Superintendent John Deasy walks through an economics classroom at Los Angeles High School during a surprise visit.
Legislation in the state Legislature would require California's school districts to include how teachers are evaluated in negotiations, which could get in the way of a recent court order directing Los Angeles Unified to show proof it was using student test scores in those evaluations, the L.A. Times reports. The bill, AB 5, is set for review Thursday in the state Senate Appropriations Committee.
The bill would require that all aspects of teacher evaluation systems be included in collective bargaining between the districts and unions, rather than the current system which school districts use to design performance reviews themselves. Teacher unions have opposed the use of student test scores in evaluations.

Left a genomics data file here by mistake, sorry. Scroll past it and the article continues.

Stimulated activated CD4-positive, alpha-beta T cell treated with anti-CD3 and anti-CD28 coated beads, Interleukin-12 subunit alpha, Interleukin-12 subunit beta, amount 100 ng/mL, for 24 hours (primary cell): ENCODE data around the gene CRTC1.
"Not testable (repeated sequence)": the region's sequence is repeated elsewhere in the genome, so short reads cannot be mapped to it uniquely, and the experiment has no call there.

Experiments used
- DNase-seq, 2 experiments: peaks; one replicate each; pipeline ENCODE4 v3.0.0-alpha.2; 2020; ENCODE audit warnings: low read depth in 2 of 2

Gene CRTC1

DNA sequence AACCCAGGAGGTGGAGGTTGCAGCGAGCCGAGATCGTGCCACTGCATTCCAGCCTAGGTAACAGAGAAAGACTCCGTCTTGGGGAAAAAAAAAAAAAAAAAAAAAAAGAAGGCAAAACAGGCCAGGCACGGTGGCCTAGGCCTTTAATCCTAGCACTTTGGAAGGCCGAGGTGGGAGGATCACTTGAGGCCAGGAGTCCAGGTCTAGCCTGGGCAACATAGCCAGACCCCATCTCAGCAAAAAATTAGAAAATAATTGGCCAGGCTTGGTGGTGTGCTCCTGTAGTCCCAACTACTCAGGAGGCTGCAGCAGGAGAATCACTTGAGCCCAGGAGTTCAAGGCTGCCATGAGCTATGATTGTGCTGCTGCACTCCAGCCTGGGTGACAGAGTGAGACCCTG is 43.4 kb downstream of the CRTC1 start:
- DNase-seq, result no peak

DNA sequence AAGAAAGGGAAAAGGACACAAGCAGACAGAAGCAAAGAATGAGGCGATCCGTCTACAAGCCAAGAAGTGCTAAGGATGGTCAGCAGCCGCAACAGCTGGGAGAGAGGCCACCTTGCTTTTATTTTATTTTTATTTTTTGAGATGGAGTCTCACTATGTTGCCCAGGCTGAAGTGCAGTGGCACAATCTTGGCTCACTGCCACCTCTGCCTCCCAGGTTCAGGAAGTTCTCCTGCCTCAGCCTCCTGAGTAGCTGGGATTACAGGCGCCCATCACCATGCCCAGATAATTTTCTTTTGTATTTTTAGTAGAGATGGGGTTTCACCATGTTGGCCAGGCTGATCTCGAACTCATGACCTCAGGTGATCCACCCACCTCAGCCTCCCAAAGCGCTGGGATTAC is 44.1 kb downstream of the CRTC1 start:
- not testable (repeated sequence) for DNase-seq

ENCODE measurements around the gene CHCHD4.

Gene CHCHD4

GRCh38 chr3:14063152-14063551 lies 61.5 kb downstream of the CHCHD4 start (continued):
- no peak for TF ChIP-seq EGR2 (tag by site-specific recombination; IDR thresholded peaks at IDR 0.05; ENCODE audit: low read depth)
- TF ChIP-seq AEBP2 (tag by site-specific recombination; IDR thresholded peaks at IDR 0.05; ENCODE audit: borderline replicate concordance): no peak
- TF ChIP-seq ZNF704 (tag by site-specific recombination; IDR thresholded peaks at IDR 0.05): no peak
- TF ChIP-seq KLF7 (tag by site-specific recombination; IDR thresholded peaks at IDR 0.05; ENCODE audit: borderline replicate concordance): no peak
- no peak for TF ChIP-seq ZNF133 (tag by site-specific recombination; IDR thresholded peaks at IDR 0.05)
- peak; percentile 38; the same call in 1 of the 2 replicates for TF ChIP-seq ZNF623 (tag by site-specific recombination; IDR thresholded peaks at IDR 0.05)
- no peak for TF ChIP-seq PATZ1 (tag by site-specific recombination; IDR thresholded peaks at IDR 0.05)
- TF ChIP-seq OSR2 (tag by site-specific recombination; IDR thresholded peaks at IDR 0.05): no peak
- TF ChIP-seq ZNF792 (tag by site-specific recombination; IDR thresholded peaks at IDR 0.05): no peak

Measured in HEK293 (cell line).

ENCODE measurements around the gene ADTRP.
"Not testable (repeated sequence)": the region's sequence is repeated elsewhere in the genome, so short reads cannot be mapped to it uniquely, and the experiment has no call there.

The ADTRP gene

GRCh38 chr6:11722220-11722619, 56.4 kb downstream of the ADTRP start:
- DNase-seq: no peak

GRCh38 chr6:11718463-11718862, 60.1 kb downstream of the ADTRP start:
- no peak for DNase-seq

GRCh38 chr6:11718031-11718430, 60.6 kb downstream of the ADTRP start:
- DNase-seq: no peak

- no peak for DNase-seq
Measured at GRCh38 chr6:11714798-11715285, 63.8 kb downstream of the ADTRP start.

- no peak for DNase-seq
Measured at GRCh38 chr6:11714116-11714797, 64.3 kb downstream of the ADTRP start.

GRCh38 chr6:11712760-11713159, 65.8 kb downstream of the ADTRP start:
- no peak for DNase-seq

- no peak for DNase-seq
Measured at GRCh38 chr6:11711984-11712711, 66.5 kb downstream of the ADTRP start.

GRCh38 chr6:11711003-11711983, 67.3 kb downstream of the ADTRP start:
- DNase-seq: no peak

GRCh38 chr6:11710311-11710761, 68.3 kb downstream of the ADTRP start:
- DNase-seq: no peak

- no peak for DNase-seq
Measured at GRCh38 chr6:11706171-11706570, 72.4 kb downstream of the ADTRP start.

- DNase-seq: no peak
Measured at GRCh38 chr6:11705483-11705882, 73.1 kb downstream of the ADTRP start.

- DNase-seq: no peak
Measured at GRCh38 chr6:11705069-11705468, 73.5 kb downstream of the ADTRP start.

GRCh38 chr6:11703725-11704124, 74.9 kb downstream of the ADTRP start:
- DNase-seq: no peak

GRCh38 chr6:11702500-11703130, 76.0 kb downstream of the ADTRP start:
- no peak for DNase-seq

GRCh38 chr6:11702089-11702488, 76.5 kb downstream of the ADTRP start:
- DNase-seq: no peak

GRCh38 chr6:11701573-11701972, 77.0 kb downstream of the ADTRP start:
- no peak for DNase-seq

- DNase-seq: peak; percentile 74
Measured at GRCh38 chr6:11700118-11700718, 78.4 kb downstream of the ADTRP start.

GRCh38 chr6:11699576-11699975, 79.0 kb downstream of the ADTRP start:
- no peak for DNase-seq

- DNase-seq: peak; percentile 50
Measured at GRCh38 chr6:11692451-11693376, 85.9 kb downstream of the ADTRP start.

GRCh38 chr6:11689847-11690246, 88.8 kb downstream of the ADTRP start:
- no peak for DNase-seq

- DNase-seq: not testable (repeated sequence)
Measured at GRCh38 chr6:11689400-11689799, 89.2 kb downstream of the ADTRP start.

Critics have said the bill is an attempt to kill L.A. Unified's new voluntary evaluation system using state standardized test scores to measure teachers' effectiveness. L.A. Unified Supt. John Deasy has said the district can launch the program without negotiations, according to the Times, while the United Teachers Los Angeles union has opposed that position.
The bill had been on the legislative back burner after being introduced in 2010 due to a lack of funding, but now Assemblyman Felipe Fuentes is proposing paying for the bill's requirements with $89 million in unused funds that had been allocated to low-performing schools for various improvements, including reducing class sizes. Of that money, $17 million could go to L.A. Unified.